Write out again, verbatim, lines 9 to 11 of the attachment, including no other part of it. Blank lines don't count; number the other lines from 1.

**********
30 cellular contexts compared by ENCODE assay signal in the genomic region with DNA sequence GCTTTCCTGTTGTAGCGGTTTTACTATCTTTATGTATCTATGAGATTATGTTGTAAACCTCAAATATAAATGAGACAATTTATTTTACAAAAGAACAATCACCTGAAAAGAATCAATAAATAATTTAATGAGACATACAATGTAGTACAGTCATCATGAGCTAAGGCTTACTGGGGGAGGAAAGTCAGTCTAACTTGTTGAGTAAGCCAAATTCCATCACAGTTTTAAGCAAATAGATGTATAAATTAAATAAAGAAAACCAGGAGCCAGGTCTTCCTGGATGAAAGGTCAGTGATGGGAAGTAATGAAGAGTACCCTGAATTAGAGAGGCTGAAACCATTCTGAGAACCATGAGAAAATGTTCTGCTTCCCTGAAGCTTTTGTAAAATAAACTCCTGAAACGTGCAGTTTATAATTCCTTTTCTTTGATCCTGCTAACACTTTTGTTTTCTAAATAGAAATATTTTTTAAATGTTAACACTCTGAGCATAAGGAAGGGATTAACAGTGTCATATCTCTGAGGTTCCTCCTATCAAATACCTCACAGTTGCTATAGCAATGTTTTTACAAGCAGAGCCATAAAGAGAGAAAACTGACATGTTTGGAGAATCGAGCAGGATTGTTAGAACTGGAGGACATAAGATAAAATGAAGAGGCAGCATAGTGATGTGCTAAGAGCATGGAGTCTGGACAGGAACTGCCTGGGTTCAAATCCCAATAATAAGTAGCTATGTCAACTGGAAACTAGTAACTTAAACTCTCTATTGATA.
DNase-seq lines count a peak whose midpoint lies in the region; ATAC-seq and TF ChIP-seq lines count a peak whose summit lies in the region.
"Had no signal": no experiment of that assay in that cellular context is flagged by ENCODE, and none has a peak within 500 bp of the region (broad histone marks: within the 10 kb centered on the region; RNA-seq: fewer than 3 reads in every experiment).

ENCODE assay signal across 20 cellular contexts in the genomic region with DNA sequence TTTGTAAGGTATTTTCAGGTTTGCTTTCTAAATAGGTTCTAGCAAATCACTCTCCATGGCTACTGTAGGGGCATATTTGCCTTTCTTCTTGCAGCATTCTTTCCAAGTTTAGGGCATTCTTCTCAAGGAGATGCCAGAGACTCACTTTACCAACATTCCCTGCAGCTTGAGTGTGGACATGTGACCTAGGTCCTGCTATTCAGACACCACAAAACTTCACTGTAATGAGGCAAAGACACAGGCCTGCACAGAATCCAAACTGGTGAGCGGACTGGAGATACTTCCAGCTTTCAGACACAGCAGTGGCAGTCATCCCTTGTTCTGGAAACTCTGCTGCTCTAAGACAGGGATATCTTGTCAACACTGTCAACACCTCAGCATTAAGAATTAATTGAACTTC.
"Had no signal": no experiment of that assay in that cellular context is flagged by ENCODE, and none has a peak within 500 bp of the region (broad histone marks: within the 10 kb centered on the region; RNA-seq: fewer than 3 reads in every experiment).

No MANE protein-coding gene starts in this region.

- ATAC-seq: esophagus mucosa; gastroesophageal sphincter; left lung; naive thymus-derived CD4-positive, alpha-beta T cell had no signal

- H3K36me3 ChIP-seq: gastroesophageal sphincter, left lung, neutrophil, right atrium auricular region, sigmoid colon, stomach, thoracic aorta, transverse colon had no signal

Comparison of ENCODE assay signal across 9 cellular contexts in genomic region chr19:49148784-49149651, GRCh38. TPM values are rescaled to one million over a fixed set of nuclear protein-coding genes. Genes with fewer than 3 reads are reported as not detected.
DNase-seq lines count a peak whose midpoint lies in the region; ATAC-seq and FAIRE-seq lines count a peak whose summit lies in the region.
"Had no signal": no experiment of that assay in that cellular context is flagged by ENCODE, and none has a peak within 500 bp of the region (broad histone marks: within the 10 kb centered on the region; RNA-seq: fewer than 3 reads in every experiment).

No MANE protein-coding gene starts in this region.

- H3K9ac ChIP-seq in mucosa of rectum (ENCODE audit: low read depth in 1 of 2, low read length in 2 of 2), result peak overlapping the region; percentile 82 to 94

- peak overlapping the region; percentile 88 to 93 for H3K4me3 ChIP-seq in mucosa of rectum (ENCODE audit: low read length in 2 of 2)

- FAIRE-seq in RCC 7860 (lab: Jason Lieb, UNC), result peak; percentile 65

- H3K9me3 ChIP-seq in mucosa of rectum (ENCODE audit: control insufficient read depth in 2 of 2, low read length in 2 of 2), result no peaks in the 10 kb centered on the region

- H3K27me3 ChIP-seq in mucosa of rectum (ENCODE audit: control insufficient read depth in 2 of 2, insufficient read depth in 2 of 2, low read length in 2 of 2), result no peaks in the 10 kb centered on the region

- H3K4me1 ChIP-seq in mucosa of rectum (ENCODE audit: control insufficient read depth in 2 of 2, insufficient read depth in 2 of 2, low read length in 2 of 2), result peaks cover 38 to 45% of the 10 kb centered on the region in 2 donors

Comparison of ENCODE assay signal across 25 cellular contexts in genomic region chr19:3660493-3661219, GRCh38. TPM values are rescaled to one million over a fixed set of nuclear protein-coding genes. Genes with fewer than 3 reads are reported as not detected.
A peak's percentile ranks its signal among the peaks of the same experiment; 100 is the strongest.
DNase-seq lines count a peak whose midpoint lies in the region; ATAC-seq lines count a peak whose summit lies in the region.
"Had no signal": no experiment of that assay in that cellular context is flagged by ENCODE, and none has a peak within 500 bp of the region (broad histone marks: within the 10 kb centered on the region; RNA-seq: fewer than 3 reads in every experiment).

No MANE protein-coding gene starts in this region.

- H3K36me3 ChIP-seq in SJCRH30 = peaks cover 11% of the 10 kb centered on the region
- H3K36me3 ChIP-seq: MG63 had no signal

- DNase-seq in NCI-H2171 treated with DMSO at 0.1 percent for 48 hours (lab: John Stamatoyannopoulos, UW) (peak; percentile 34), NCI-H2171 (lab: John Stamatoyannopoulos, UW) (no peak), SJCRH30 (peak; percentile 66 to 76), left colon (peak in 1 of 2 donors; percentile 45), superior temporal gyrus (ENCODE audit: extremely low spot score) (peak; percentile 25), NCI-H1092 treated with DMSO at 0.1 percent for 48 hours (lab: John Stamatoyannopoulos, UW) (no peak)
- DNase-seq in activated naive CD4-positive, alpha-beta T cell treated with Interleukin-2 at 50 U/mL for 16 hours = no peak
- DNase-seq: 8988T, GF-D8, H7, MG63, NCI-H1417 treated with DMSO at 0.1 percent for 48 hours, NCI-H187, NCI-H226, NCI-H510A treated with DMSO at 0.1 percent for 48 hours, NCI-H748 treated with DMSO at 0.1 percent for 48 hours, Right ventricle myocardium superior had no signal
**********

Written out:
Comparison of ENCODE assay signal across 9 cellular contexts in genomic region chr19:49148784-49149651, GRCh38. TPM values are rescaled to one million over a fixed set of nuclear protein-coding genes. Genes with fewer than 3 reads are reported as not detected.
DNase-seq lines count a peak whose midpoint lies in the region; ATAC-seq and FAIRE-seq lines count a peak whose summit lies in the region.
"Had no signal": no experiment of that assay in that cellular context is flagged by ENCODE, and none has a peak within 500 bp of the region (broad histone marks: within the 10 kb centered on the region; RNA-seq: fewer than 3 reads in every experiment).